Up and Down Atomic Steps
or how to pass from surface science to nanoscale measurements
For us any view of a material object starts from its surface, which is, in fact, the boundary separating the object from the environment. For any technology it is essential to study surface properties and find a way to control them. The possibility of observing directly the dynamic behavior of object surfaces at the nanoscale has appeared owing to the combination of reflection electron microscopy and ultra-high vacuum techniques
This is not the surface of Mars. This is the view of a clean surface of crystalline silicon after heating the crystal with the direct electric current to 1300°С. The image was produced in a reflection electron microscope (REM) at 30,000 magnification
A strange, fantastic relief with a countless number of dunes that have abruptly ending edges… This is not the surface of Mars or another extraterrestrial object. Scientifically speaking, this is a reflection electron microscope (REM) image (30,000 magnification) of the atomically clean surface of a single crystal silicon (Si) slab after the prolonged application of the electric current heating the crystal to 1300°С. We will return to the reasons for the appearance of such an unusual relief later, and for now let us literally stay on the surface.
There is no need to mention the fact that surface properties are of great importance; it is the surface that defines the start and end of any object or technology. When researchers learned how to change the electronic properties of the near-surface regions of silicon crystals by doping and covering them with silicon oxide and metal and, as a result, to produce transistors, they triggered the development of silicon microelectronics. Already then the characteristics of the produced devices were largely determined by the properties of the surface itself and of the interface, including the presence of impurities.
Today, based on the current technologies using the prefix nano-, new instruments are made; they operate at a depth of several tens of atomic layers, in fact, on the surface. These technologies impose more rigid requirements on the quality of the surface and on the control of atomic processes occurring on it. Therefore, it is impossible to do without profound knowledge about the atomic motion on the crystal surface and about the interaction of atoms with atomic steps, which are the main structural element of the crystal surface. However, in order to study these processes, an appropriate method that will enable the visualization of the surface structure is required. One of these structure sensitive methods is REM.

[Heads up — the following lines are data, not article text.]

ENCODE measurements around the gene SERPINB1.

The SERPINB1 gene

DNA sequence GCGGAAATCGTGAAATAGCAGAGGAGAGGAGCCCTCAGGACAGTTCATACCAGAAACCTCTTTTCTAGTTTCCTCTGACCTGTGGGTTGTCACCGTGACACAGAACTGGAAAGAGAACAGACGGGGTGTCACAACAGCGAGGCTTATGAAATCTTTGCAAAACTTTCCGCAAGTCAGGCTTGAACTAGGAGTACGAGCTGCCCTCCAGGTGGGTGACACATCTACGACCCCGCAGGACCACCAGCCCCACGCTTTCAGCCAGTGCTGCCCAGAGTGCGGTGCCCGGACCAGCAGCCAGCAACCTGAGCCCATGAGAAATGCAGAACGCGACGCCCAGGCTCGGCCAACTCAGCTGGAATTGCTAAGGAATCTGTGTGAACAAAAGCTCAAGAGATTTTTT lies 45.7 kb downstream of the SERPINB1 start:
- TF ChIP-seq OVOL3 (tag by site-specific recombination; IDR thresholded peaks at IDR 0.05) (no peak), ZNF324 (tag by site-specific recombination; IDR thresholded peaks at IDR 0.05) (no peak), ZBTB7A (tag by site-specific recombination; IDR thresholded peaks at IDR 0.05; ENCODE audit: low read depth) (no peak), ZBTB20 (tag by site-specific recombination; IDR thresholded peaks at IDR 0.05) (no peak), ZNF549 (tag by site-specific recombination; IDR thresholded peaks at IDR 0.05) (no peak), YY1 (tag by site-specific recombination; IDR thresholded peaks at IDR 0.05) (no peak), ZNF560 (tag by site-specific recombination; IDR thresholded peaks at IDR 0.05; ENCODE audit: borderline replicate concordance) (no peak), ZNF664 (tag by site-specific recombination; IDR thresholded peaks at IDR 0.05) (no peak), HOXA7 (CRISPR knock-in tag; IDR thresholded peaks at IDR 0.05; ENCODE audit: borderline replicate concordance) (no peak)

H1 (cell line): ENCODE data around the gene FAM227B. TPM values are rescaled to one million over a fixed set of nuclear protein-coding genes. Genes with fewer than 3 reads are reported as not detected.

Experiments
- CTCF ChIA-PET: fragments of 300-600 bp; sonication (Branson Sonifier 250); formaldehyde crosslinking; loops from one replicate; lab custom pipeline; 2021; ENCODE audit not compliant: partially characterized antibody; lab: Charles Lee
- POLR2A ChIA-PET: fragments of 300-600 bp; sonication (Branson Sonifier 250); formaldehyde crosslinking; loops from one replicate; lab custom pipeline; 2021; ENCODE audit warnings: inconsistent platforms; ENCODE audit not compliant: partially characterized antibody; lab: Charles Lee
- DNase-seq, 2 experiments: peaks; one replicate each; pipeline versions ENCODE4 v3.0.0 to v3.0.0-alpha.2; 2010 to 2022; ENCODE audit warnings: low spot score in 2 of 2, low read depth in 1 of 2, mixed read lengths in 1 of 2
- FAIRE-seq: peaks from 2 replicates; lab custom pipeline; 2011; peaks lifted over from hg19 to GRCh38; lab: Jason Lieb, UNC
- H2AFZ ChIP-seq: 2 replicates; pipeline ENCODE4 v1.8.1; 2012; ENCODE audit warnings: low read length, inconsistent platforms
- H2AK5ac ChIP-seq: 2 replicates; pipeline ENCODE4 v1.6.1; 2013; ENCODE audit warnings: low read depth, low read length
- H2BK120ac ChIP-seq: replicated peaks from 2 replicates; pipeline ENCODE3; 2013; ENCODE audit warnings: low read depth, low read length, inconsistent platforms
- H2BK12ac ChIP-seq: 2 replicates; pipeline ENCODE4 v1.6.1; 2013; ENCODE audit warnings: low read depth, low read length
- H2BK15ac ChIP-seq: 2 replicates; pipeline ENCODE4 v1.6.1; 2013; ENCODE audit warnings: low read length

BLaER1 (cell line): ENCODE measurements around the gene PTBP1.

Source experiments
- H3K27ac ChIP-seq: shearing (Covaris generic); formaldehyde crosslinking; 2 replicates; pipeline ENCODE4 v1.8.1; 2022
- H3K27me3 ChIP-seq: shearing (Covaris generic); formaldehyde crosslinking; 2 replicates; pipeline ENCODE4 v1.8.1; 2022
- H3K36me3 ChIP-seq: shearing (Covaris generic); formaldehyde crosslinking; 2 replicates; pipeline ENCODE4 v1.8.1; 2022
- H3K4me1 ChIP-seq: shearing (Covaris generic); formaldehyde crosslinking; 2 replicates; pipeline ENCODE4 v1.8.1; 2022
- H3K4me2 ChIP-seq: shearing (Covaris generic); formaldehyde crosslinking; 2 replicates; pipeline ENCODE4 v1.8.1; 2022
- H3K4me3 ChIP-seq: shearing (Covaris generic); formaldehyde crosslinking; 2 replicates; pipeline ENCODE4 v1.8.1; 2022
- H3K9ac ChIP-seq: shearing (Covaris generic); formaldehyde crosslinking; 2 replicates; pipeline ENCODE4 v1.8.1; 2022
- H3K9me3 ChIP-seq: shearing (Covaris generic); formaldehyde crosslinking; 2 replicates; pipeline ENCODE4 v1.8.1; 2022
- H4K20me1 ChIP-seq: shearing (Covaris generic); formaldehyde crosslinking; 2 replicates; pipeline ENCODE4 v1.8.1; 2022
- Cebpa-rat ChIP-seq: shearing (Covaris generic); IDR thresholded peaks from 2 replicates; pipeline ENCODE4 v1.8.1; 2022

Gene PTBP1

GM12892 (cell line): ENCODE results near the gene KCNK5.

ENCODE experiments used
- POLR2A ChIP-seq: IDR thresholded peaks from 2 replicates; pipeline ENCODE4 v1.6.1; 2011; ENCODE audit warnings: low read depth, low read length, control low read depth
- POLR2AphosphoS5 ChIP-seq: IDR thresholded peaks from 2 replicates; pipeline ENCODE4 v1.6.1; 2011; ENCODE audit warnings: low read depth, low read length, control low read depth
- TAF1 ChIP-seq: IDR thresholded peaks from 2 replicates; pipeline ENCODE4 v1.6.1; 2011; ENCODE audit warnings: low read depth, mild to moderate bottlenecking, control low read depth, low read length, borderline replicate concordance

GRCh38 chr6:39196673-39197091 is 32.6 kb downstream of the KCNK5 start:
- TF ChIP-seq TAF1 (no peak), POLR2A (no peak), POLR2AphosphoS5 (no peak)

The REM images of atomic steps on the real silicon surface as well as the computer simulated structural model reveal that the steps are caused by the protrusion of crystallographic planes with increased atomic density on the surface.
How does it happen? Just imagine that you cut a crystal in which, as you know, all atoms are strictly ordered in the form of a three-dimensional lattice in accordance with the type of chemical bond. In the simplest case, such a lattice consists of elementary cubes whose corners and faces contain atoms. This cube is called a unit cell; its translation over three spatial coordinates reproduces the positions of all atoms in the crystal lattice.
Atoms in the silicon lattice are covalently bonded, which results in a diamond-like structure characteristic of all Group 4 elements of the Mendeleev Table. In terms of unit cells, the diamond structure consists of two cubes inserted into each other along the cube diagonal, to one-fourth of its length.
In order to describe diverse crystal lattice sections in which the atomic density considerably varies, Miller indices are used. Without going into detail, let us only say that the Si surface with the (111) indices corresponds to the section of the double cube along one of its diagonals. Theoretically, in the case of such a precise section (parallel to (111) planes) it is possible to produce an ideal atomically smooth surface without any steps.